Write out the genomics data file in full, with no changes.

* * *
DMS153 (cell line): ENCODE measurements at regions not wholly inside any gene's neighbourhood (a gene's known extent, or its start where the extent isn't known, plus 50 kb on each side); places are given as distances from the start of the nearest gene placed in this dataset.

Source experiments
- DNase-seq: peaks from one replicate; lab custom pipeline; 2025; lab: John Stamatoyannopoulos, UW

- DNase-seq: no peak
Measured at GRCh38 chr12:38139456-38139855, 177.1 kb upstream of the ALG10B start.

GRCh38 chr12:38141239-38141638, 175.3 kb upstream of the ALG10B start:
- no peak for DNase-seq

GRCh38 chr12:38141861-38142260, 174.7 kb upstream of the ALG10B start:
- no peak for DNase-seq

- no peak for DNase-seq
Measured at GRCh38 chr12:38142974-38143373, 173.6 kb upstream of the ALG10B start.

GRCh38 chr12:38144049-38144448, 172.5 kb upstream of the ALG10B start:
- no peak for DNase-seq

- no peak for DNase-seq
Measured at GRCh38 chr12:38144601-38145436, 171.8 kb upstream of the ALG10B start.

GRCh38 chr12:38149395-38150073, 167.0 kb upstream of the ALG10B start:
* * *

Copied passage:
DMS153 (cell line): ENCODE measurements at regions not wholly inside any gene's neighbourhood (a gene's known extent, or its start where the extent isn't known, plus 50 kb on each side); places are given as distances from the start of the nearest gene placed in this dataset.

Source experiments
- DNase-seq: peaks from one replicate; lab custom pipeline; 2025; lab: John Stamatoyannopoulos, UW

- DNase-seq: no peak
Measured at GRCh38 chr12:38139456-38139855, 177.1 kb upstream of the ALG10B start.

GRCh38 chr12:38141239-38141638, 175.3 kb upstream of the ALG10B start:
- no peak for DNase-seq

GRCh38 chr12:38141861-38142260, 174.7 kb upstream of the ALG10B start:
- no peak for DNase-seq

- no peak for DNase-seq
Measured at GRCh38 chr12:38142974-38143373, 173.6 kb upstream of the ALG10B start.

GRCh38 chr12:38144049-38144448, 172.5 kb upstream of the ALG10B start:
- no peak for DNase-seq

- no peak for DNase-seq
Measured at GRCh38 chr12:38144601-38145436, 171.8 kb upstream of the ALG10B start.

GRCh38 chr12:38149395-38150073, 167.0 kb upstream of the ALG10B start: